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I suppose a lot of little girls growing up in the ’80s and ’90s were fascinated by Princess Diana, if only because she was a literal princess. Living in the U.S., I had no day to day awareness of her — at least, not until her death.
I remember August 31st, 1997 vividly. I was six years old. We were still living in the trailer park. My little brother was crying, which was not at all unusual. My mother was also crying, which was extremely unusual.
To this day, August 31st, 1997 marks the only day in my 26 years of life that I saw my mother cry. We were a family of early risers, aided by the lingering light of summer, but even if we hadn’t been the news of Princess Diana’s death had hit the airwaves hours ago, given the time difference between America and England.
I sat in the middle of the living room floor, with its scratchy carpet that gave me rug burns without much provocation. My gaze followed Mum’s, which was glassy-eyed and fixed on the images of a sad looking blonde woman that the voices in the TV said had died.
Death was not an unfamiliar concept to me, but grief was. I looked up at Mum, who stood above me wrapped in an afghan, still in her night dress. She wasn’t as thin as she would be in a few years’ time, the way she would ultimately be sealed in my memory, but she still looked gaunt. In the hazy early morning light, she looked even more ashen. At first I couldn’t figure out why, but when she inhaled sharply I realized that she was crying. Not just tearing up, but audibly crying.
There were a chorus of as-yet unexplained sounds that emanated from my mother, most often from behind a locked bathroom door, but this was a sound that I could identify. I knew what sadness was.
I turned back to the television where they kept playing a loop of the slight blonde woman with the downcast eyes in a poofy white wedding dress and a tiara. At six years old I didn’t need any further proof that she was a princess, but I also couldn’t figure out why my mother would be so upset about her death.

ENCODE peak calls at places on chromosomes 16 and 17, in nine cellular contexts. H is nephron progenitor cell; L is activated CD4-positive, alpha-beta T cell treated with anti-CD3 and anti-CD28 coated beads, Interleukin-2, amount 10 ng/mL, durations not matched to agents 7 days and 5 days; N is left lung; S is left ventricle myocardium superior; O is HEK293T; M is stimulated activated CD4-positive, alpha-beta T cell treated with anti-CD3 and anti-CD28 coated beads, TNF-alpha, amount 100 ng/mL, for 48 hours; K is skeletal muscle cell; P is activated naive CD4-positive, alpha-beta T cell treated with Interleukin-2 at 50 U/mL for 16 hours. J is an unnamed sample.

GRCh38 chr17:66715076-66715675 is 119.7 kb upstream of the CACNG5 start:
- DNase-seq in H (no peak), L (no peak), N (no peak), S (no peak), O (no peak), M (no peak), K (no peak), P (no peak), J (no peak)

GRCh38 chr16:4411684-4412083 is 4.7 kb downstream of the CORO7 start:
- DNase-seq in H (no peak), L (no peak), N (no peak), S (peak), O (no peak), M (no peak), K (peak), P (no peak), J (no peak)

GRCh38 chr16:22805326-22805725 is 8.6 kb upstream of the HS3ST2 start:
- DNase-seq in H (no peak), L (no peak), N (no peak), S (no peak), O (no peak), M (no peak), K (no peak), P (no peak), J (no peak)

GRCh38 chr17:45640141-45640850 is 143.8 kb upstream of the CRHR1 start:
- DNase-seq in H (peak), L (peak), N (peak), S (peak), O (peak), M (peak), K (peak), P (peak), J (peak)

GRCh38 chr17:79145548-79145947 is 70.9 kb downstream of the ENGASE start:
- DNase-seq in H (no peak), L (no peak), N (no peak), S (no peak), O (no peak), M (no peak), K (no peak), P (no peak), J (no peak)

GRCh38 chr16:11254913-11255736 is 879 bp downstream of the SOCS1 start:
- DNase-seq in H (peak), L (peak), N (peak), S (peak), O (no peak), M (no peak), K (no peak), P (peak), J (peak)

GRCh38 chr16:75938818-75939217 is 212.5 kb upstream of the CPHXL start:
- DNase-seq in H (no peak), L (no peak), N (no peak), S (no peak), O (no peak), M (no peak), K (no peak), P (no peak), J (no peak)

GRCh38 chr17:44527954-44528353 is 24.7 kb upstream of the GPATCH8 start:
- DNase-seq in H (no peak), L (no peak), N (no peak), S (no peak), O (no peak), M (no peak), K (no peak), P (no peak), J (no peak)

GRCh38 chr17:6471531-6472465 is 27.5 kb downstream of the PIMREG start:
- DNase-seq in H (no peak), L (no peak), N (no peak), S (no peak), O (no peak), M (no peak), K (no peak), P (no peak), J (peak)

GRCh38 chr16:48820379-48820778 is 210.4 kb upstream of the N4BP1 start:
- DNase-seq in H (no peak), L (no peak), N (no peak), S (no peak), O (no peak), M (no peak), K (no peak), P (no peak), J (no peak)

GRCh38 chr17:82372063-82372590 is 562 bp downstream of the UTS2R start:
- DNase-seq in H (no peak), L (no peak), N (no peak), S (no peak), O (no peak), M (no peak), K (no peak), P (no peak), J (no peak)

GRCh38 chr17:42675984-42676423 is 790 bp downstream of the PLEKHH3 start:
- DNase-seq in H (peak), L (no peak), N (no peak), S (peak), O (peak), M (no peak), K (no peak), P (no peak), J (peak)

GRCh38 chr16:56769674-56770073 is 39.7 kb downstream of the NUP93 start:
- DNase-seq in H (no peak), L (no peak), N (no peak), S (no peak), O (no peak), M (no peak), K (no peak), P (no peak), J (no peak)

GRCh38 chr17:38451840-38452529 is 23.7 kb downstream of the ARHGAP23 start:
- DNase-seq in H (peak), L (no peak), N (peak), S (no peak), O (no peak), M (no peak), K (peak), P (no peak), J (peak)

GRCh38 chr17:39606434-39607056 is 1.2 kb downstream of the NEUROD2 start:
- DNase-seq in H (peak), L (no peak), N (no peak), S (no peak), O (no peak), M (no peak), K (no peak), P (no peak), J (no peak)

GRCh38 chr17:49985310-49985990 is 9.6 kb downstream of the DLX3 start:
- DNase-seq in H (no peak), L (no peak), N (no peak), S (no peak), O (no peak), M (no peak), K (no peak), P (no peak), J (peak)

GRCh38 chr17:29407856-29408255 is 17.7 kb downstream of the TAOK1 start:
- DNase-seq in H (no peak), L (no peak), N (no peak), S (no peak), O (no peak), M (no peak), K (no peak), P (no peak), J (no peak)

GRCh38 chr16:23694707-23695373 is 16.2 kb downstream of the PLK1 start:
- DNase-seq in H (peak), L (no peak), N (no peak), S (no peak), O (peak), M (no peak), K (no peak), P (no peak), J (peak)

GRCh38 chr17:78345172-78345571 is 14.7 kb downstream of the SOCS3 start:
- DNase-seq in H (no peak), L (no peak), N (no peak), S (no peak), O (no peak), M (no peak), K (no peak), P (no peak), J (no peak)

“Did you know her?” I asked hesitantly, pointing to the ghost.
Mum shook her head, but she almost seemed to hesitate — as though she’d somehow felt like she could have said yes.
Over the next few years, we amassed a good deal of Diana memorabilia: books, mostly, many of them plastic-wrapped and commemorative. Some trinkets, some plates with her face painted on them. A collection of beautiful porcelain dolls meant to be collectables for her wedding to Prince Charles were left to me by a grandmother I never really knew. They lived on the top shelf of my closet because they were yellow stained from cigarette smoke and inspired in me a hollow melancholy.
I read a lot of those books about her over the years because I wanted to understand why her death had impacted my mother so deeply. I wanted to know who this woman was — the only person Mum’s heart had ever ached for, that she’d ever felt for, cried for.
The most obvious resonance was that Diana was bulimic — and openly so, at a time when many people were not. My mother’s bulimia, and the secrecy it necessitated, was all-consuming. Not just of her life, but of mine.
In terms of fact, Diana Spencer couldn’t have been any more the opposite of my mother: Diana grew up in affluence, Mum in poverty. Diana was blonde, blue-eyed, and soft whereas Mum was raven haired, black-eyed, and almost angular. Diana went to people, was drawn in to their suffering. She empathized, she witnessed. The People’s Princess, they’d call her.
My mother barely left the house.
Diana belonged to the world long before her death, and many have argued that this was precisely what lead to it. She was hounded by the press, and the public truly felt entitled to her in a way that seemed to transcend the monarchy. Diana was worshipped.